Why we need to rediscover the innocence and art of Asian weddings from the 80s

12th May 2018   •   opinion
by Guest Contributor
Twitter @barfi_culture.
Credit: Dawinder Bansal
Dawinder Bansal

During the 1980s, Asian weddings were simple, no-frills affairs where people mattered more than objects. We didn’t have much, but we made do with what we had and were creative with our talents.

The wider community also played a large role, with uncles, aunties and neighbours helping with preparations.

BBC presenter Talat-Farooq Awan told me that at one family wedding he was a waiter, hall decorator and even the family photographer!

Why was I so interested in Asian weddings in the 80s?

I wanted to create an ambitious and exciting art installation for the National Festival of Making 2018.

My project - 'The Making Of A South Asian Wedding' - would be more than just a static piece of art. I wanted it to be a tapestry of art and cultural traditions and making things in preparation for Asian weddings. Especially weddings in the 1980s era.

The project was born from my own experiences as a young girl, growing up in the 1980s. I remember when my oldest brother got married (he is 20 years older), our house was full of aunts, uncles and cousins for weeks before the big day. We made hundreds of ladoos and samosas.

Clothing was cut and sewn at home and sometimes embroidered too.

I wanted to take people back in time when we came together as a community to make things.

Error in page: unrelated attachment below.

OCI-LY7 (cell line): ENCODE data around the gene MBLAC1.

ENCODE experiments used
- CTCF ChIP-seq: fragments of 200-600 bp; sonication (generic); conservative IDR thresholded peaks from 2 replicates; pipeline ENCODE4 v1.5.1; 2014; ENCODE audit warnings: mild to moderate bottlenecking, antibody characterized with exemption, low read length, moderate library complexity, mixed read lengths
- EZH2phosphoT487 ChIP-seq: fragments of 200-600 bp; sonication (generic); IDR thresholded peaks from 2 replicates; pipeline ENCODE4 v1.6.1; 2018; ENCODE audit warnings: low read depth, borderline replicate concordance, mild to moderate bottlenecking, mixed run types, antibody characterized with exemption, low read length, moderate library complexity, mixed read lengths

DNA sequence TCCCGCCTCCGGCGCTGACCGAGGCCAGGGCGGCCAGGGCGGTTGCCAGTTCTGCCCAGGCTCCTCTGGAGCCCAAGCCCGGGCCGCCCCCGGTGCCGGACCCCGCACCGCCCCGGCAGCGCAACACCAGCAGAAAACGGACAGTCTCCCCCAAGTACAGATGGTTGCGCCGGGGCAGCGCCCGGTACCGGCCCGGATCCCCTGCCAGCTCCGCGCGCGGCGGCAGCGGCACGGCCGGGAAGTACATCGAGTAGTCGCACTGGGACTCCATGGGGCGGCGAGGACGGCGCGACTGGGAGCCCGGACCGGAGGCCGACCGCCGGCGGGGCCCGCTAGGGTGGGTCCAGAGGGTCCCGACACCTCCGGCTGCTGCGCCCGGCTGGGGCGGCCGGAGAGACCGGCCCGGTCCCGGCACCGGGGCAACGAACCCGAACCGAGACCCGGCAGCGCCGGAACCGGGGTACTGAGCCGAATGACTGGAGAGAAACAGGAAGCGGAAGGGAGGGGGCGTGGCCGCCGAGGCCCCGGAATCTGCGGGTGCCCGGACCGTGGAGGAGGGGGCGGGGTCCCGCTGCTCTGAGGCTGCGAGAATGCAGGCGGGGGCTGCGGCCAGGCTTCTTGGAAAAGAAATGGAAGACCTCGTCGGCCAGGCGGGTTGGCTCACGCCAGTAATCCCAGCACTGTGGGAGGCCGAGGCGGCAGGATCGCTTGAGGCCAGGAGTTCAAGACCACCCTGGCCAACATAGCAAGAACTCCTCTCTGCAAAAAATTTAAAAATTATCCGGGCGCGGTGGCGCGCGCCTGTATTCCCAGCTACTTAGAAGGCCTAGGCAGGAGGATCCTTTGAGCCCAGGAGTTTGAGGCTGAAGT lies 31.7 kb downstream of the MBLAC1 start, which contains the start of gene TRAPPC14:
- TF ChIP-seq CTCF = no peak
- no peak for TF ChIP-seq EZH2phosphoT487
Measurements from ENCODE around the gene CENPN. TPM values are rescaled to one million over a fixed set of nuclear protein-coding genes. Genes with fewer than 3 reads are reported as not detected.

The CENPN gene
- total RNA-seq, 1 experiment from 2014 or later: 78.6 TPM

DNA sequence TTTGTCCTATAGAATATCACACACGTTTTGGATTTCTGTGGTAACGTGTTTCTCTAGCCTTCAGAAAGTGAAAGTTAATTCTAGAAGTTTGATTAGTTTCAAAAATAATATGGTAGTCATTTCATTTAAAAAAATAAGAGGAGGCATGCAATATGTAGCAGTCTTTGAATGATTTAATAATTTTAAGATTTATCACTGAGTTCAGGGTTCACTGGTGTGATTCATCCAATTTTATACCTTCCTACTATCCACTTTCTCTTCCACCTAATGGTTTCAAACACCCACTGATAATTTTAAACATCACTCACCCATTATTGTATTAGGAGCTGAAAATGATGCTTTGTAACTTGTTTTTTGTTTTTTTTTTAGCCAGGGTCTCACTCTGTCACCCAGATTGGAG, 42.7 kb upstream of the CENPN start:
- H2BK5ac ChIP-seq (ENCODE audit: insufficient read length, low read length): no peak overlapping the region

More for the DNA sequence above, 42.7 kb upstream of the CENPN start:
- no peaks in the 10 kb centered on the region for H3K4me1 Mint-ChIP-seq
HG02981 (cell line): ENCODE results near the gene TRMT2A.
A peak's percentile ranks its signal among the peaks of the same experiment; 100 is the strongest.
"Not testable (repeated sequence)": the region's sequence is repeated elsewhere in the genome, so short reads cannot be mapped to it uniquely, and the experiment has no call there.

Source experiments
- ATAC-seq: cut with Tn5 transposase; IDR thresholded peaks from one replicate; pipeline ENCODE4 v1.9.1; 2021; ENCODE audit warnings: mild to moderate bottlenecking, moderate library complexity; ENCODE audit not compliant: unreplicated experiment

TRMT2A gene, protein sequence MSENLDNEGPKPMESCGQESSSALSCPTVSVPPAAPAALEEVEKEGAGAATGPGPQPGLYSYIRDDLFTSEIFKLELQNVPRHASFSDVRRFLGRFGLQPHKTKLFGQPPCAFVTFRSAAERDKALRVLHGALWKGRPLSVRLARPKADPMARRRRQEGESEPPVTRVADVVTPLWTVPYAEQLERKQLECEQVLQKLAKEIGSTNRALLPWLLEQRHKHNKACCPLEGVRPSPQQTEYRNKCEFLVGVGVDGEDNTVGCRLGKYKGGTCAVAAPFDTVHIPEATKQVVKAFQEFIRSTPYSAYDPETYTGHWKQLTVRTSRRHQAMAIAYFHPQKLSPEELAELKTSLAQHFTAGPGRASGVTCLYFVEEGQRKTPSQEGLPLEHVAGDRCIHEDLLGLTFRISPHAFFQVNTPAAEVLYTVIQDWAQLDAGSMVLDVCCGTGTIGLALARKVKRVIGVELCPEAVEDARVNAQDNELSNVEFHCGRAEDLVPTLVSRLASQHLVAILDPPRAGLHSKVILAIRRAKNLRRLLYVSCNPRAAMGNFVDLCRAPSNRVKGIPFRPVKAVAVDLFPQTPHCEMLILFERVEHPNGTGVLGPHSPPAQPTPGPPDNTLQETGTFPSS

Once I’d explained my idea to many Asians in Blackburn, people were thrilled! Those who lived through the 80s overflowed with such fond memories.

They invited me into their homes, family weddings and other special occasions in preparation for my new art installation and film. They shared intimate parts of their lives with me.

I attended weddings of strangers from different faiths and backgrounds than my own. I also met an amazingly talented group of women at a local refuge and some sprightly elderly Pakistani and Gujrati Muslim women from 'The Curry Club' at Bangor Street Community Centre.

I also met an incredible amount of home artisans - who do their craft behind closed doors and want no publicity or recognition.

My project isn't just about how we used to make weddings, but also how we were as a community.

It is a project not about being Hindu, Muslim or Sikh faith – it is about what binds us together through our traditions of culture and art.

These are some of the pictures people shared with me

The Making of a South Asian Wedding will be at the National Festival of Making at Blackburn Market: May 12th and 13th.
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